The lobbyists identified Monday by the watchdog group Public Citizen either worked in the Trump executive branch, served on his campaign, were part of the committee that raised money for inaugural festivities or were part of his presidential transition.
Forty lobbyists with ties to President Donald Trump helped clients secure more than $10 billion in federal coronavirus aid, among them five former administration officials whose work potentially violates Trump’s own ethics policy, according to a report.
The lobbyists identified Monday by the watchdog group Public Citizen either worked in the Trump executive branch, served on his campaign, were part of the committee that raised money for inaugural festivities or were part of his presidential transition. Many are donors to Trump’s campaigns, and some are prolific fundraisers for his reelection.
They include Brian Ballard, who served on the transition, is the finance chair for the Republican National Committee and has bundled more than $1 million for Trump’s fundraising committees.
He was hired in March by Laundrylux, a supplier of commercial laundry machines, after the Department of Homeland Security issued guidance that didn’t include laundromats as essential businesses that could stay open during the lockdown.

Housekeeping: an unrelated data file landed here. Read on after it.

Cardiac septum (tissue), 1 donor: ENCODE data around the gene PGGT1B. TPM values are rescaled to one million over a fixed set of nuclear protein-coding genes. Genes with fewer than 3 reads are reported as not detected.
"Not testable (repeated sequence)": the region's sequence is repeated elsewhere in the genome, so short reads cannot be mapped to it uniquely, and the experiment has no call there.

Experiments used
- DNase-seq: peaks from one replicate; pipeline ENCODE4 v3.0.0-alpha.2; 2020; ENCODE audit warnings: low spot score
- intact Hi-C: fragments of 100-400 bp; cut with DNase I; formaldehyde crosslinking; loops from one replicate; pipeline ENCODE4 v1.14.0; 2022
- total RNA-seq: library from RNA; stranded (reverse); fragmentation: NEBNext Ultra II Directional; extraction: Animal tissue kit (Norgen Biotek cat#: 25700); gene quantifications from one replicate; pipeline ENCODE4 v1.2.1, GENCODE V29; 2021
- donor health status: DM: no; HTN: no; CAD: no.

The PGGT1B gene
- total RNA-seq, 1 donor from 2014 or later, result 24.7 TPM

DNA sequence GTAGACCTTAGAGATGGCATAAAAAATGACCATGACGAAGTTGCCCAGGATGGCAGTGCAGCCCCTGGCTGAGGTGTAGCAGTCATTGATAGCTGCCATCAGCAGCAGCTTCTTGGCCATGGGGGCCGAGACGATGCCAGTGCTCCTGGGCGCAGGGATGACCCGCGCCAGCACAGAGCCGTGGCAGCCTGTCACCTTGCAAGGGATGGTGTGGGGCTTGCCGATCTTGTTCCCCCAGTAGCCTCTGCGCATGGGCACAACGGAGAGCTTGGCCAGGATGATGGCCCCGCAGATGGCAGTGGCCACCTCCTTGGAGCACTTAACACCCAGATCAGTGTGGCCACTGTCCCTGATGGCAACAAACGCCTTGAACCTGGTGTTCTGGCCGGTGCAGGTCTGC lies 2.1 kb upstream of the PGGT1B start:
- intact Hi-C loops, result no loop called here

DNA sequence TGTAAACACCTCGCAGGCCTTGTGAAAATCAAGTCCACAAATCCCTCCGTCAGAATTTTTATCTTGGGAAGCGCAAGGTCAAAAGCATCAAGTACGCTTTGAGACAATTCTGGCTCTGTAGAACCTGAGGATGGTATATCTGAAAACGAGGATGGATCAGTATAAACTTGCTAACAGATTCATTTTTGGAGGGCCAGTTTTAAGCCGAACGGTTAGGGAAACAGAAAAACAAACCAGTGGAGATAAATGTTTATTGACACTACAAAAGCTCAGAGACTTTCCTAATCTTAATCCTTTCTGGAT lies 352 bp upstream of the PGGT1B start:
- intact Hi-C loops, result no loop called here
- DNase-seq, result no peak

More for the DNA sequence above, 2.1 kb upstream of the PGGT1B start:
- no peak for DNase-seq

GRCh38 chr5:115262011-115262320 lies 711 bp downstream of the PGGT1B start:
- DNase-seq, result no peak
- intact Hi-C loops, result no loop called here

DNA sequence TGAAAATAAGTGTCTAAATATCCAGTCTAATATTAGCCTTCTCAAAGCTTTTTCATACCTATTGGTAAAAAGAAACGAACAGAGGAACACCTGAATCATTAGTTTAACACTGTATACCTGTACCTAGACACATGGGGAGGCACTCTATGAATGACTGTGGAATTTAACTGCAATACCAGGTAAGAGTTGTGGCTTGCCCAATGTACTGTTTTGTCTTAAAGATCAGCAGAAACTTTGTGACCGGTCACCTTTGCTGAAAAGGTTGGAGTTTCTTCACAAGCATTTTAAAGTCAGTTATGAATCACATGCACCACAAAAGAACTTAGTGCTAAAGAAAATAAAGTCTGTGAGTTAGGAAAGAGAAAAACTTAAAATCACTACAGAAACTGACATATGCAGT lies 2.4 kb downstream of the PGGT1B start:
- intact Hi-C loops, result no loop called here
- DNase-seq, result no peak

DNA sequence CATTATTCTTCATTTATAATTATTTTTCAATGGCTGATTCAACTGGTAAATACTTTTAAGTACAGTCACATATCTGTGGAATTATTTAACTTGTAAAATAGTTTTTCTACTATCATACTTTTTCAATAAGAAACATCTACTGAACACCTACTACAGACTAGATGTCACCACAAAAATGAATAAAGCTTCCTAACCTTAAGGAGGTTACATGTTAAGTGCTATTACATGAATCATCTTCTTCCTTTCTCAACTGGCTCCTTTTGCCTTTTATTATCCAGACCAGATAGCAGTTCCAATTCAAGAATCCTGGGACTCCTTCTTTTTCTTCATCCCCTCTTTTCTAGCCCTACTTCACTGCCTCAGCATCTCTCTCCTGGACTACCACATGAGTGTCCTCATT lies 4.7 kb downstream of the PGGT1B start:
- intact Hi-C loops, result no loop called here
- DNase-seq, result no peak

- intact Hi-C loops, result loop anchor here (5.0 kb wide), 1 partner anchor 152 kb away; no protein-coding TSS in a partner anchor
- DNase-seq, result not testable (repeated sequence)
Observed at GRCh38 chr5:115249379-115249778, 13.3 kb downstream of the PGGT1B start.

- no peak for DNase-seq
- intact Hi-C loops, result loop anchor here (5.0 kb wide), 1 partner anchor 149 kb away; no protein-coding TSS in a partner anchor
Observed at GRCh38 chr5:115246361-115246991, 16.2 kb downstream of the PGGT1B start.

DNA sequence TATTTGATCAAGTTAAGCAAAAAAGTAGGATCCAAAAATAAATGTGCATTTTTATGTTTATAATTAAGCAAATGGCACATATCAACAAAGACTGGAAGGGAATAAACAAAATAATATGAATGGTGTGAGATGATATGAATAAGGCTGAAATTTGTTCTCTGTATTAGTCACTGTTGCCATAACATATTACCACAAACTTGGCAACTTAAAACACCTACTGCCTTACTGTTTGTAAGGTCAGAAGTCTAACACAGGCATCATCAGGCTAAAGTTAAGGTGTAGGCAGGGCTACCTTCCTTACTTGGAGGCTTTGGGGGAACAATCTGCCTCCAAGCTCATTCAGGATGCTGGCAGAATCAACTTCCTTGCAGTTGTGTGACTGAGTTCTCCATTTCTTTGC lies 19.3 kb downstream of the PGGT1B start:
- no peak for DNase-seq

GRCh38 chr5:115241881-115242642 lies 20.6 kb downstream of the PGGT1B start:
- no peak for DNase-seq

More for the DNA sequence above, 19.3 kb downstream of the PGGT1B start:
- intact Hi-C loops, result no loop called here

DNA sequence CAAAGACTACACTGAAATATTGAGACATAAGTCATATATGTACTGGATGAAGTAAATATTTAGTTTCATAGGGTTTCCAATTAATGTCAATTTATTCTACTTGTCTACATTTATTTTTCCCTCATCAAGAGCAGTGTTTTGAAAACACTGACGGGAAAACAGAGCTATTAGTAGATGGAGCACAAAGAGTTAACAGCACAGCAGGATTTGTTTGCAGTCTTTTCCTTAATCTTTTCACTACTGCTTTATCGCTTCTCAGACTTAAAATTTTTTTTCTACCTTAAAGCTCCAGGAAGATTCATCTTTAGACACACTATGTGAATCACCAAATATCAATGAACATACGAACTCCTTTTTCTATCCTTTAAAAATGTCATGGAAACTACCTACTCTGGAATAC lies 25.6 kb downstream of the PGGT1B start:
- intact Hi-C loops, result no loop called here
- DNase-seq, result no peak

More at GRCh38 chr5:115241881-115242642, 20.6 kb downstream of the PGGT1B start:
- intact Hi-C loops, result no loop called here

A week later, the administration issued new guidance adding laundromats to the list.
Dave Urban, a Trump adviser and confidant, has collected more than $2.3 million in lobbying fees this year.
The firm he leads, American Continental Group, represents 15 companies, including Walgreens and the parent company of the Ultimate Fighting Championship, on coronavirus issues.
Trump pledged to clamp down on Washington’s influence peddling with a “drain the swamp” campaign mantra.
But during his administration, the lobbying industry has flourished, a trend that intensified once Congress passed more than $3.6 trillion in coronavirus stimulus.
While the money is intended as a lifeline to a nation whose economy has been upended by the pandemic, it also jump-started a familiar lobbying bonanza.
“The swamp is alive and well in Washington, DC,” said Mike Tanglis, one of the report’s authors.
“These (lobbying) booms that these people are having, you can really attribute them to their connection to Trump.” The White House did not respond to a request for comment.
Shortly after Trump took office, he issued an executive order prohibiting former administration officials from lobbying the agency or office where they were formerly employed, for a period of five years.
Another section of the order forbids lobbying the administration by former political appointees for the remainder of Trump’s time in office.
Yet five lobbyists who are former administration officials have potentially done just that during the coronavirus lobbying boom: Courtney Lawrence was a former deputy assistant secretary for legislation in the Department of Health and Human Services in 2017 and 2018.
She became a lobbyist for Cigna in 2018 and is listed as part of a team that has lobbied HHS, Centers for Medicare and Medicaid Services and at least two other agencies. Cigna did not respond to a request for comment.